Joe Digrado, a senior associate with the Danielian Associates architecture firm, and Richard Smith, of design-build firm RJ Associates, presented [at the International Builders' Show] what they consider the most prominent trends that residential designers should keep an eye on this year.
1. Copper Bathtubs
Copper bathtubs, especially freestanding tubs, were featured in several award-winning BALA designs. They can add a twist to a myriad of decors, from rustic to traditional designs, according to the presenters. "These freestanding bathtubs seem to be all the rage now. We're seeing them everywhere," Smith said.
A record-breaking total of 106 skyscrapers over 200 metres tall were completed in 2015, and even more are predicted for 2016, according to new industry research.
The annual report from the Council on Tall Buildings and Urban Habitat (CTBUH) has revealed that more tall buildings were completed in 2015 than ever before – smashing the previous record of 97 in 2014.
This brings the total number of skyscrapers worldwide to 1,040, exceeding 1,000 for the first time and marking a 392 per cent increase from 2000, when the total was just 265.
The year also saw building work complete on 13 so-called "super-talls" of over 300 metres. These include 432 Park Avenue in New York and Shanghai Tower, the world's second-tallest building.
NEF Pre-METALfab Continuing Education Class Offered at Discounted Rate for NOMMA Members
As a NOMMA member, you can save $100 on the registration fee for the one-day continuing education session organized by the NOMMA Education Foundation. Another 10% discount will be applied if multiple participants from the same company sign up. There are only 15 seats, so register now to secure a spot! The $250 fee ($350 for non-members) includes your class materials and a continental breakfast and lunch. To sign up, please contact Martha Pennington by email (email@example.com) or by phone (888-516-8585, ext. 104).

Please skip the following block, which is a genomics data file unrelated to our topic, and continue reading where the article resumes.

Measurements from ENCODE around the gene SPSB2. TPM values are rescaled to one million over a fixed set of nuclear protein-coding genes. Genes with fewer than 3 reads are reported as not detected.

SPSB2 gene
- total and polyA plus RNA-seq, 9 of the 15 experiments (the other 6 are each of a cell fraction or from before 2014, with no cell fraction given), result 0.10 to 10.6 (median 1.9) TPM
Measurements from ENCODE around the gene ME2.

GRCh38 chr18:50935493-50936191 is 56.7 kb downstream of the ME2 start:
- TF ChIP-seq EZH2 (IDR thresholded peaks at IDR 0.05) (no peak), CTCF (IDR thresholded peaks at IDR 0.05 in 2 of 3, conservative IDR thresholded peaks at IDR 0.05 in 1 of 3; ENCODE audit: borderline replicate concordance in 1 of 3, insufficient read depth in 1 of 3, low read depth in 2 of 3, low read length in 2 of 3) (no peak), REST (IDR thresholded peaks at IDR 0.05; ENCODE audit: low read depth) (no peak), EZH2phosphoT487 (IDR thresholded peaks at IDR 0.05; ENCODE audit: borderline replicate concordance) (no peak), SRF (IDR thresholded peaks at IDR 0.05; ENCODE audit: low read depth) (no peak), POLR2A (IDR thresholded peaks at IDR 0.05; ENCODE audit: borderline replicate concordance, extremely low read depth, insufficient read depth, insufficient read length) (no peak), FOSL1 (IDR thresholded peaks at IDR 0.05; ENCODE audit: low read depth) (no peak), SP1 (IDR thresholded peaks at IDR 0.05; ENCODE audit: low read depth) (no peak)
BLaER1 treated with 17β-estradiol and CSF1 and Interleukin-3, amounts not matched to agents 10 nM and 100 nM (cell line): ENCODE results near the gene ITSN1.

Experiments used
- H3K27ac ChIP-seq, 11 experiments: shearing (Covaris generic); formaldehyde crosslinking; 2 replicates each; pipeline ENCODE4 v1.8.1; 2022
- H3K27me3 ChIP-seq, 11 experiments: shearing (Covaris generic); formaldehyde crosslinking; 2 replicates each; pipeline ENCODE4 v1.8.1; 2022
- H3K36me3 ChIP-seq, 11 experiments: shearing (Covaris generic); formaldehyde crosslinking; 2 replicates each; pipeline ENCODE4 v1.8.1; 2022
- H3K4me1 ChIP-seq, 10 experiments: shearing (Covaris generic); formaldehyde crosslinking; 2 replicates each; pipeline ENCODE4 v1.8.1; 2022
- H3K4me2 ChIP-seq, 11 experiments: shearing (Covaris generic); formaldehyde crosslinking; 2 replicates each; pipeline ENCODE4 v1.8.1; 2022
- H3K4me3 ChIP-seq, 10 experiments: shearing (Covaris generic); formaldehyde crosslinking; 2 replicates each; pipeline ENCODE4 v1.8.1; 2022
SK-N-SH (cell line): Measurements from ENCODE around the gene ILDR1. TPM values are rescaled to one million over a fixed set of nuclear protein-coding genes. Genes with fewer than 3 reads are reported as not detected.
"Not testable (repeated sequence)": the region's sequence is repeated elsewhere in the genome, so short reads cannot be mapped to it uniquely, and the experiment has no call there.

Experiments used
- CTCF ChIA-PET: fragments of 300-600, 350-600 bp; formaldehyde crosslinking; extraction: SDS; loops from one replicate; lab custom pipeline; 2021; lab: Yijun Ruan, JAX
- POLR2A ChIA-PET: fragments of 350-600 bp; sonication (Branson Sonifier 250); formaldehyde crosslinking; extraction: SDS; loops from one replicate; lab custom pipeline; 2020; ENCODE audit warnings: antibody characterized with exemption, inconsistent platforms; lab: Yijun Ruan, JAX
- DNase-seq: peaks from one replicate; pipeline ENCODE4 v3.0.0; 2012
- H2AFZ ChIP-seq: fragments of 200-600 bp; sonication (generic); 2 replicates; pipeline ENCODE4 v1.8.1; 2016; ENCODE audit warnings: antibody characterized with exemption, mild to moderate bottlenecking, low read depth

Master craftsman, Bob Bergman of Blanchardville, Wisconsin, will be presenting the Power Hammer ABCs, which covers the following:
- How using industrial tools and techniques will transfer hand work at an anvil into high production;
- Forging basics that apply to all work;
- Using flat dies and hand held tooling;
- Texturing material (hot and cold);
- Making hand rail and collar stock;
- Tool and die work blacksmith style;
- and a Question and Answer session.
This high-regarded industry expert's presentation will be one you won't want to miss!
Do You Have Exciting News to Share About Your Company or Information That Can Help the Industry?
If you do, please be sure to share this information with our NOMMA editor, Marbella Miller. We love to feature news, updates, tips, etc. from our members and friends in the industry in both the O&MM Fabricator and in the NOMMA Newswire eNewsletter. You can reach Marbella directly by emailing her at firstname.lastname@example.org.
Make Sure You Don't Miss the Industry Event of the Year! Register for METALfab2016 While There's Still Time.
NOMMA's Annual Meeting will be held March 16-19 in Greenville, South Carolina. This year's Annual Meeting will include invaluable education sessions, live demonstrations, a great presentation from keynote speaker Sam Wyche, and much, much more! To register online, visit www.nomma.org/?page=34.